Potential benefits of the technologies include preventing and mitigating injuries, decreasing the extent and duration of disability, enhancing employee wellness, and improving productivity. Injury prevention studies of wearable technologies' effect are rare, however, and employee acceptance of them could be an implementation challenge, two speakers said during an AIHce EXP 2019 session.
It would be a terrible shame to put American workers at risk of catastrophic or fatal burn injury because of an outdated myth about PPE and heat stress.
"When it comes to preventing heat illness, employers with outdoor workers should not wait until it gets hot to review their procedures and ensure their training is effective," said Cal/OSHA Heat and Agriculture Program Coordinator David Hornung. "Workers should know the signs and symptoms of heat illness and what to do in case someone gets sick."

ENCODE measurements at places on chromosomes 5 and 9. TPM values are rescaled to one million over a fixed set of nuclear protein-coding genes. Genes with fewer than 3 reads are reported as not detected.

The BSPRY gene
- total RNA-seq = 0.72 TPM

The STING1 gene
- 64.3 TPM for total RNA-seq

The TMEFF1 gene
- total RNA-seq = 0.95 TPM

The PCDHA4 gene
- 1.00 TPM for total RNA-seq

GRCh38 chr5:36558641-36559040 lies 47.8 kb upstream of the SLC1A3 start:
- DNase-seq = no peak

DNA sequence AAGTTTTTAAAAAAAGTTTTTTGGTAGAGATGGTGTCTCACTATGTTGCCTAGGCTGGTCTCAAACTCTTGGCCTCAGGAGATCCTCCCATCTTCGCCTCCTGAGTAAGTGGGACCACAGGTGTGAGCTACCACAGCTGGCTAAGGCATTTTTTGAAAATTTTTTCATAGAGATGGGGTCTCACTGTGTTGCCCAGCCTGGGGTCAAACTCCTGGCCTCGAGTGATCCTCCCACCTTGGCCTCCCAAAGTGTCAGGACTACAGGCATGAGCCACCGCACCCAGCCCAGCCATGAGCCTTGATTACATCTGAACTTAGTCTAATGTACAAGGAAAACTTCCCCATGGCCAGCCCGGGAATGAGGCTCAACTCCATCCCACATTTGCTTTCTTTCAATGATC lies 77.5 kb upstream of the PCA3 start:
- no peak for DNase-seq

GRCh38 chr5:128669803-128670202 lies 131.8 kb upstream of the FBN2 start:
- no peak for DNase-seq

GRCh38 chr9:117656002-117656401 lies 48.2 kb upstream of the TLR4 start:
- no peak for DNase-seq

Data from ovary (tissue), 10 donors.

You can't change the weather, but you can change your approach to working in the heat.
"This summer's record-breaking heat waves across the U.S. were especially devastating to frontline communities, particularly to farm workers," said Lisa Archer, Food and Agriculture Program director at Friends of the Earth. "OSHA must act now to protect the health and safety of workers disproportionally impacted by the climate crisis."
Summer is well under way in North America, and with the sun and fun comes a number of safety concerns to keep in mind.